One thing that Hirschorn doesn’t really explain in his article is how the money side of journalism will have to change to even make this model work, and he doesn’t have to. Everyone knows the answer already, the harsh, utilitarian answer that puts 80 percent of the industry out of work.

A lot of the industry news right now is focused on how to save journalism, but it’s pretty clear that no matter what the value of dead-tree dissemination was in the past, that form of communication is not going to be the future – not as things look now. The Web is the future, and the Web doesn’t work the same way as print publishing.

But it’s hard to acknowledge that an industry with so much tradition and so much history could lose that avenue of communication. It’s even harder to acknowledge that that industry will have to lose such a large chunk of its employees in order to evolve, and that’s why so many electrons and so much ink is spilled about how to “save” print journalism. No one wants to see their colleagues or themselves lose their jobs.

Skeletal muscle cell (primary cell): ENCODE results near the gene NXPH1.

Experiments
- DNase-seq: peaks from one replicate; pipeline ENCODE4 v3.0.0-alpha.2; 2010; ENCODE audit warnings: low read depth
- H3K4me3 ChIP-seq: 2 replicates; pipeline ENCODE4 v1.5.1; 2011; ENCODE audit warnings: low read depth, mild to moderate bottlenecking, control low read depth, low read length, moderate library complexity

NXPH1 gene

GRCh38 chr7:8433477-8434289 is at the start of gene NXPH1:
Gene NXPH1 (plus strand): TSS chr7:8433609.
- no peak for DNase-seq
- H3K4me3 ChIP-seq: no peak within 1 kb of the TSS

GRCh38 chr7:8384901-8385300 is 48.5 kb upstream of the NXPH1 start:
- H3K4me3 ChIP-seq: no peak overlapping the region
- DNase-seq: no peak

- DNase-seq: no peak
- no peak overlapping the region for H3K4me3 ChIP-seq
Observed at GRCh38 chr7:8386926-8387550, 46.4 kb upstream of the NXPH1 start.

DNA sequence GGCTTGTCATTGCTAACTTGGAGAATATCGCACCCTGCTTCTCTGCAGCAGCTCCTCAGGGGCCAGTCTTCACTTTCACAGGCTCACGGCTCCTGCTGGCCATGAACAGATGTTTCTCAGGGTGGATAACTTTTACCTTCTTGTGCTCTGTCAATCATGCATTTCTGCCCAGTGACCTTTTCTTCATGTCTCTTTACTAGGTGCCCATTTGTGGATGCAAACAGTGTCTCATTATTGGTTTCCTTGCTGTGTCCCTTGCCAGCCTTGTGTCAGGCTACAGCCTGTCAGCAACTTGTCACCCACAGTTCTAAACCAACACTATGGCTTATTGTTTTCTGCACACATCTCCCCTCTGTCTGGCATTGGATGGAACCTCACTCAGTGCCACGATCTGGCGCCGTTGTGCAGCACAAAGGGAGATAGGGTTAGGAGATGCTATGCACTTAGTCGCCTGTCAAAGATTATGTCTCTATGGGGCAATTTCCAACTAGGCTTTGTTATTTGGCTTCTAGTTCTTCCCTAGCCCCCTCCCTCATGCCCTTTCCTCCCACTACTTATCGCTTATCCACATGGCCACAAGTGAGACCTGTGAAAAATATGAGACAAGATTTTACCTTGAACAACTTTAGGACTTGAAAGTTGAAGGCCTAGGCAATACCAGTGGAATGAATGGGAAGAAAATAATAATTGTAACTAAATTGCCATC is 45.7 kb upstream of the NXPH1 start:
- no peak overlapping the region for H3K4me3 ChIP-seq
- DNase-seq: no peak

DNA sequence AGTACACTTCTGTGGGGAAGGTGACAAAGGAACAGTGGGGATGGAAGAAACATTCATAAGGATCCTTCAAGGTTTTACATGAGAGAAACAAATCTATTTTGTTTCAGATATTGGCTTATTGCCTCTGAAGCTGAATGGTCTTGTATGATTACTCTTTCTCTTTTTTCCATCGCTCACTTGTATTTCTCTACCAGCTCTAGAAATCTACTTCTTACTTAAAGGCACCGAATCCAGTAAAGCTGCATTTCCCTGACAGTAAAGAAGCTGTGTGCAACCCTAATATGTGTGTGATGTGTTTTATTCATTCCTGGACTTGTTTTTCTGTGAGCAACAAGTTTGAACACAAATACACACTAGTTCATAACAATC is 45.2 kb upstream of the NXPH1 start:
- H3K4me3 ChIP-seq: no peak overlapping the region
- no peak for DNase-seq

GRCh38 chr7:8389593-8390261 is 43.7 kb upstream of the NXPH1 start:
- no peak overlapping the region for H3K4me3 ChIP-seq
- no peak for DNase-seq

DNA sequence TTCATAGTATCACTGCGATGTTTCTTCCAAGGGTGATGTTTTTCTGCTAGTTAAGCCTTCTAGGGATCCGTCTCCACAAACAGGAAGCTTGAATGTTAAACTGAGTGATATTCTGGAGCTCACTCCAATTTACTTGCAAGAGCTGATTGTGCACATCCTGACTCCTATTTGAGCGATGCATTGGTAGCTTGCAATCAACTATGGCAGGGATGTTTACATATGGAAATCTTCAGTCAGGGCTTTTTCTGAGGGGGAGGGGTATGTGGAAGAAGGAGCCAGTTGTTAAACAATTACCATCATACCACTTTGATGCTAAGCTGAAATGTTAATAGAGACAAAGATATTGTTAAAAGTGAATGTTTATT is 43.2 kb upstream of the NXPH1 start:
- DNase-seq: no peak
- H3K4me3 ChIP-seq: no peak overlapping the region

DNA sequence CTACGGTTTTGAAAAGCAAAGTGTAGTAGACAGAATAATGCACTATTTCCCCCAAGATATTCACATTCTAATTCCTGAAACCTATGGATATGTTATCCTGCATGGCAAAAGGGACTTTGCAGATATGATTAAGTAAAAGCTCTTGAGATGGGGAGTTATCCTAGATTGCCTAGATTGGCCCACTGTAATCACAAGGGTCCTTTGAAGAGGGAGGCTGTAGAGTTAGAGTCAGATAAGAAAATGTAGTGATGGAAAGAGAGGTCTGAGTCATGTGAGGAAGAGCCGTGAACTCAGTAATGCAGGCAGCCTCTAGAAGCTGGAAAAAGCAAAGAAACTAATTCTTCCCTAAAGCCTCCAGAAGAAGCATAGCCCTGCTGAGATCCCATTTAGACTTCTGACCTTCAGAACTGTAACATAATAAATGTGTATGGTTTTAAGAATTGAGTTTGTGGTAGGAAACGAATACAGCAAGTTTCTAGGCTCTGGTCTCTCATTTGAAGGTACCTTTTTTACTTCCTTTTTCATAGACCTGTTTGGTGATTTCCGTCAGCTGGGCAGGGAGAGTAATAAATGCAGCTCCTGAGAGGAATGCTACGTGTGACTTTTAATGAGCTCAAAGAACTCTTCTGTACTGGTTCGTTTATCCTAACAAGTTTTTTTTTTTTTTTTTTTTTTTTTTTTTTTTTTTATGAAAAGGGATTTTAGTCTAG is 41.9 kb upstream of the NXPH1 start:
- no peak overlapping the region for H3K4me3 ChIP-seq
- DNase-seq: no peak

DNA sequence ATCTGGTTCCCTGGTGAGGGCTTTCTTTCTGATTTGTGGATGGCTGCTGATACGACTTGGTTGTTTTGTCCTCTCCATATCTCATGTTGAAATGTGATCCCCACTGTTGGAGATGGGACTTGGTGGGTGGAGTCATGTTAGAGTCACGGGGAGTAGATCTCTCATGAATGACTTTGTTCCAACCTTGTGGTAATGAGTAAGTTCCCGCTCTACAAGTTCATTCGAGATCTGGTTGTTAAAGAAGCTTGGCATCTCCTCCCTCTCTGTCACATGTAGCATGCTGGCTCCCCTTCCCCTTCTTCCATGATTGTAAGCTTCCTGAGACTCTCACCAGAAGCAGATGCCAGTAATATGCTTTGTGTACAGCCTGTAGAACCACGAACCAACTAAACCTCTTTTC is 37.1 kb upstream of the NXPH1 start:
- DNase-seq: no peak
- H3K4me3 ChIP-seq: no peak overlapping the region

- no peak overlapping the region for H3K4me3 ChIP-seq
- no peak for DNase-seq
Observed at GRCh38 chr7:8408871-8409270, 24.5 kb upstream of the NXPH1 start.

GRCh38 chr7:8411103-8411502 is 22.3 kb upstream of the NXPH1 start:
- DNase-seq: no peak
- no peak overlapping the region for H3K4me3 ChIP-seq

The future of working in the news industry is bleak, but the future of journalism itself is not. Journalism will continue, if only because it must fill the void of freedom created by the First Amendment. So long as Americans are free to write what they want, there will be journalists to keep an eye on the government, whether they are paid or not.

For a while, at least, there will just be fewer of them, which means that you, the survivors out there, will have to be ever more vigilant for the rest of us.


One thought on “On Michael Hirschorn and the future of daily print journalism

  1. I agree with much said, but …

    “On top of that, the public has been trained by the Web to “undervalue journalists and journalism” and be lazy consumers of news.”

    People, as members of the mass market, have always been and still are lazy consumers of news. The fact is that readers, in the sense of reading being a primary mode of engaging the world, are a niche market. The good news is that the niche seems to be growing. Literacy, as in being able to decode letters into sounds is often conflated with reading.

    “In an effort to draw people back to journalism . . . ” The fact is that the NYT was trying to attract an audience large enough to sell more advertising. They lost focus on the “the “smart middle-class writers, journalists, and public intellectuals who have, until now, lived semi-charmed kinds of lives of the mind.”

    When Tina Brown took over the New Yorker, it went in the same direction. Luckily she left and the New Yorker seems to be fine.